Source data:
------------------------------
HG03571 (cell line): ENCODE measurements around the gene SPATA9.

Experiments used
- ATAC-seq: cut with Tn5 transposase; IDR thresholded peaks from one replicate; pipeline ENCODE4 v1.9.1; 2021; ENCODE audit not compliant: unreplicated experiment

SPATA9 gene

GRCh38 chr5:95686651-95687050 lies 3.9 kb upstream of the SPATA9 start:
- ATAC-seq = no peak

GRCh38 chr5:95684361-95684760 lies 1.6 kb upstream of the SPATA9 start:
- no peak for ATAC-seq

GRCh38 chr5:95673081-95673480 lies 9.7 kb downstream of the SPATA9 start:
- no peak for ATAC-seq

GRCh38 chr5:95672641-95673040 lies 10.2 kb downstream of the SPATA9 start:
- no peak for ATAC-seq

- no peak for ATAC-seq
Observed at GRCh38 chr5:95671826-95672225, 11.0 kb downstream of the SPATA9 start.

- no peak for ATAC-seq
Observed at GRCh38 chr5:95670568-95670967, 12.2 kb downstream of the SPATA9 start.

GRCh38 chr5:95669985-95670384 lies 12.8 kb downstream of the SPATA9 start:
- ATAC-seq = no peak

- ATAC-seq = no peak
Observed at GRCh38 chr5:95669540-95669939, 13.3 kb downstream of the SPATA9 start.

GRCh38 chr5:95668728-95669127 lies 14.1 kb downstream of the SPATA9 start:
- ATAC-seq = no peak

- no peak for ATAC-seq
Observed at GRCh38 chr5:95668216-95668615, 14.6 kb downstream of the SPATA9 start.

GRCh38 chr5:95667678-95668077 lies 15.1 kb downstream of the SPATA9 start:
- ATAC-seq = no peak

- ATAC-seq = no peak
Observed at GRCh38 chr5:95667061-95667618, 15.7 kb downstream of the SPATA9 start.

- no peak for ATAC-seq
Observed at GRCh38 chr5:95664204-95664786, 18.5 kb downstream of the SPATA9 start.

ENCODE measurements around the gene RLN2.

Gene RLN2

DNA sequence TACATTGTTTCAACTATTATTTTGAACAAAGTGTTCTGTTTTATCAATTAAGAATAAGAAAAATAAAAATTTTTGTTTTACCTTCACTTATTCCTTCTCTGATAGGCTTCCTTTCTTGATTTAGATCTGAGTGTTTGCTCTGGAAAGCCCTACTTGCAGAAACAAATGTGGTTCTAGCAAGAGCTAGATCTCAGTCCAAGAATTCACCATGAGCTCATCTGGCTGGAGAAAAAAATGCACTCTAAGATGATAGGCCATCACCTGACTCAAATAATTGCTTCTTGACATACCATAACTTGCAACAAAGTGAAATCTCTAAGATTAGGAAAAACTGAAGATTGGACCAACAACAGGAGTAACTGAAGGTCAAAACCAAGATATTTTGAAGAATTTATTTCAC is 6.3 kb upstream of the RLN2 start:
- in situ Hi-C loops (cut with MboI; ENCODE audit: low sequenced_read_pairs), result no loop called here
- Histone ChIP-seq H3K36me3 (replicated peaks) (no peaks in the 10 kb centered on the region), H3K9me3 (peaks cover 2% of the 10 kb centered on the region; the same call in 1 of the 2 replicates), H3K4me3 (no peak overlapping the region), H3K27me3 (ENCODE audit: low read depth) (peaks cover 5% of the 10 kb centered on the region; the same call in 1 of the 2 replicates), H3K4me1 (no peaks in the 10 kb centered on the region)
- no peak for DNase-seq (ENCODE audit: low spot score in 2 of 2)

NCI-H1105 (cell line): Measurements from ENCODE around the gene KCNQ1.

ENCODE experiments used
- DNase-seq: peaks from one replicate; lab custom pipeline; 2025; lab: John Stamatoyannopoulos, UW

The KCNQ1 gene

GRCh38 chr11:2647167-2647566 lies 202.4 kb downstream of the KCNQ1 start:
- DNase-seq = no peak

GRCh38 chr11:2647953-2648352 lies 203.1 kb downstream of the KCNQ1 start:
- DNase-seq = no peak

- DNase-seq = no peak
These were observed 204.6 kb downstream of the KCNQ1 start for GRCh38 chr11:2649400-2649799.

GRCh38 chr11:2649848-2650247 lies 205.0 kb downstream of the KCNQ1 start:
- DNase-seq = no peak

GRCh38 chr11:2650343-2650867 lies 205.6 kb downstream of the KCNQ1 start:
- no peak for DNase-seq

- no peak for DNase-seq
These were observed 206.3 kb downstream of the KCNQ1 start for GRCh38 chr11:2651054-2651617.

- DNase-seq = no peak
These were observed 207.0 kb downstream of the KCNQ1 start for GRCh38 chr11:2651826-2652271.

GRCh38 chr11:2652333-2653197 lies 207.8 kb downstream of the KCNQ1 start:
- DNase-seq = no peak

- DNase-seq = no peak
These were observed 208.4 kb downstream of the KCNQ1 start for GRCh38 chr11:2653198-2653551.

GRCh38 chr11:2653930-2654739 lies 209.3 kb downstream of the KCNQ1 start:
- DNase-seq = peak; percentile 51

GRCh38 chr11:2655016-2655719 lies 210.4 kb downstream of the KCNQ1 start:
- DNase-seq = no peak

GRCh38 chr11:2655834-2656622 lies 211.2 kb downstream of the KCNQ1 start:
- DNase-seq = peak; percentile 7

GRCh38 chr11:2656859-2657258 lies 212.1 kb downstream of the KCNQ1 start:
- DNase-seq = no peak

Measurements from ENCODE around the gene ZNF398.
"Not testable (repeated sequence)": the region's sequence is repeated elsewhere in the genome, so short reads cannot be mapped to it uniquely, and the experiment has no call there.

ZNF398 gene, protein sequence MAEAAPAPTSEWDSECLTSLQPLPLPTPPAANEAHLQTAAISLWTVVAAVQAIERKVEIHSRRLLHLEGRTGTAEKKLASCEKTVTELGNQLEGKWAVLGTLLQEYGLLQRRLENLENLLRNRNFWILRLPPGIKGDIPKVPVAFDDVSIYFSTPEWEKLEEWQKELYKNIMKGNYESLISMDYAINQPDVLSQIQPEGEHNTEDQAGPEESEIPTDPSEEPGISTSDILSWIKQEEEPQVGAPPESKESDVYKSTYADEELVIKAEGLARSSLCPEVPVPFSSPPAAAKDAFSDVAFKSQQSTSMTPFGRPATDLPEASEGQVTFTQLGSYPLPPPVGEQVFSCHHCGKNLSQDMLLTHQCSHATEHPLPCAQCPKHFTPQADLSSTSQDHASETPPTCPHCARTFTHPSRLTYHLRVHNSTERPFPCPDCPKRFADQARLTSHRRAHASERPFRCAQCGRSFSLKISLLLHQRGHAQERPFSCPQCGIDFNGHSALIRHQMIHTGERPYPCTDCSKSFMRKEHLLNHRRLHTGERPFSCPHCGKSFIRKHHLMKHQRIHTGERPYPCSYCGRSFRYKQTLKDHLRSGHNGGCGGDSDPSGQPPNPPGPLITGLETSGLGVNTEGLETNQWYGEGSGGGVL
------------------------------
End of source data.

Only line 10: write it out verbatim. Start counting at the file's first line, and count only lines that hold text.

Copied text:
- no peak for ATAC-seq